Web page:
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Townhouses on Rosemary Lane in Durham are being sanitized after three University of New Hampshire students notified their landlord they had tested positive for COVID-19, raising concerns among town officials about the true extent of the threat in the community.

Although UNH moved to remote learning after spring break, a number of students remained in Durham off-campus housing. The high-end townhouses where students tested positive are located near the Peter T. Paul College of Business and Economics.

The four townhouses can house up to 32 students.

Ken Rubin, managing partner at Madbury Capital and one of the owners of the townhouses, said that on May 5 about 20 people were at an outside Cinco de Mayo celebration, which which was disbanded by Durham police.

No arrests were made, according to the police log.

Rubin said two students notified them on May 12 of their positive tests. The third reported being positive for COVID-19 on May 15, he said.

Rubin said landlords have no authority to ask tenants in good standing to leave or stay in their leased apartments, so they did not ask them to self-quarantine.

“We understand that the tenants were given quarantine instructions from the clinic that performed the test and we believe the tenants intended to follow the guidance,” Rubin said.

Rubin said that though his company did not notify Durham officials, it did share some information with UNH. Madbury Capital is cooperating with the college to ensure students stay healthy when in-person classes resume in the fall.

“All of the landlords in Durham are working cooperatively with UNH,” Rubin said. “While no one can make the virus go away, we believe UNH is on top of the right issues to make going to college safe.”

Town Administrator Todd Selig said he has concerns about people living off-campus not being required to disclose their health status to landlords and landlords not having to notify the town if they have tenants who test positive for COVID-19.

“The only way we would have an indication is if there was an emergency call at a given location, the dispatchers would let the fire or police or ambulance crew know that there has been a positive test at that location and that extra precautions should be taken, but until and unless there is an emergency call, there would not be a way for us to know,” Selig said.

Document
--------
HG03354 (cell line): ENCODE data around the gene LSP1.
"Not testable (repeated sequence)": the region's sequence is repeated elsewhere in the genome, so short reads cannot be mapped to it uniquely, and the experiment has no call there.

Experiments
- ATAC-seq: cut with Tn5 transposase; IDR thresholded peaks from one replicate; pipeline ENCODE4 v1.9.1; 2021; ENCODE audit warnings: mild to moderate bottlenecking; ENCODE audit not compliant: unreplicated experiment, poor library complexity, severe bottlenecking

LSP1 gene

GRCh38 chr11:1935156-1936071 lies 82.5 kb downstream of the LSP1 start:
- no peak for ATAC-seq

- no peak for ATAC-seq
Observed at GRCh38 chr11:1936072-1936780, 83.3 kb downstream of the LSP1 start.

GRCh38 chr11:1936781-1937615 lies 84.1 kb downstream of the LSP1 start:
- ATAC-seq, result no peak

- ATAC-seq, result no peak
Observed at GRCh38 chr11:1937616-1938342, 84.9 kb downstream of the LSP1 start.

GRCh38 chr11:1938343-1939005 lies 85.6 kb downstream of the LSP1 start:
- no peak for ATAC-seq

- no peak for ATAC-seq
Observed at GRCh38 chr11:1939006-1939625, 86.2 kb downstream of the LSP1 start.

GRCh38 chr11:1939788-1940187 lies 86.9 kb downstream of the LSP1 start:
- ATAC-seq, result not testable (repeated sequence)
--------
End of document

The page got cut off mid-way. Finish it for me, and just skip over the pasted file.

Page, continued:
Selig is encouraging landlords who know of positive COVID-19 tests in their off-campus student housing to notify the town, so officials can inform first responders before an emergency call comes in.

Selig also worries that when asked where they live, UNH students typically give their hometowns, which might be why the state has just 20 positive results listed for Durham.

“We’ve had concerns because the numbers reported on the state forms don’t seem to correspond with real, on-the-ground knowledge that we might have locally,” Selig said.

Selig hopes that when students return for in-person learning, UNH uses its extensive lab systems to conduct COVID-19 testing.

Paul Raymond, with the New Hampshire Joint Information Center, said Wednesday that contact tracing does not include notifying landlords.

“The contact investigation does work to notify people who have been in close contact and are required to be notified by law and for privacy reasons. It’s going to stay at that,” Raymond said.

According to the May 11 weekly summary report released by the NH Department of Health and Human Services, there have been 448 COVID-19 infections of people between 20 and 29 years old in the state. There were 10 hospitalizations and two deaths.

The only age group with more infections was the 50- to 59-year-old population. According to the summary report, that age group had 583 infections, 50 hospitalizations and zero deaths.

As of May 20, there were 3,868 confirmed cases of COVID-19 in New Hampshire.

Saturday, May 30, 2020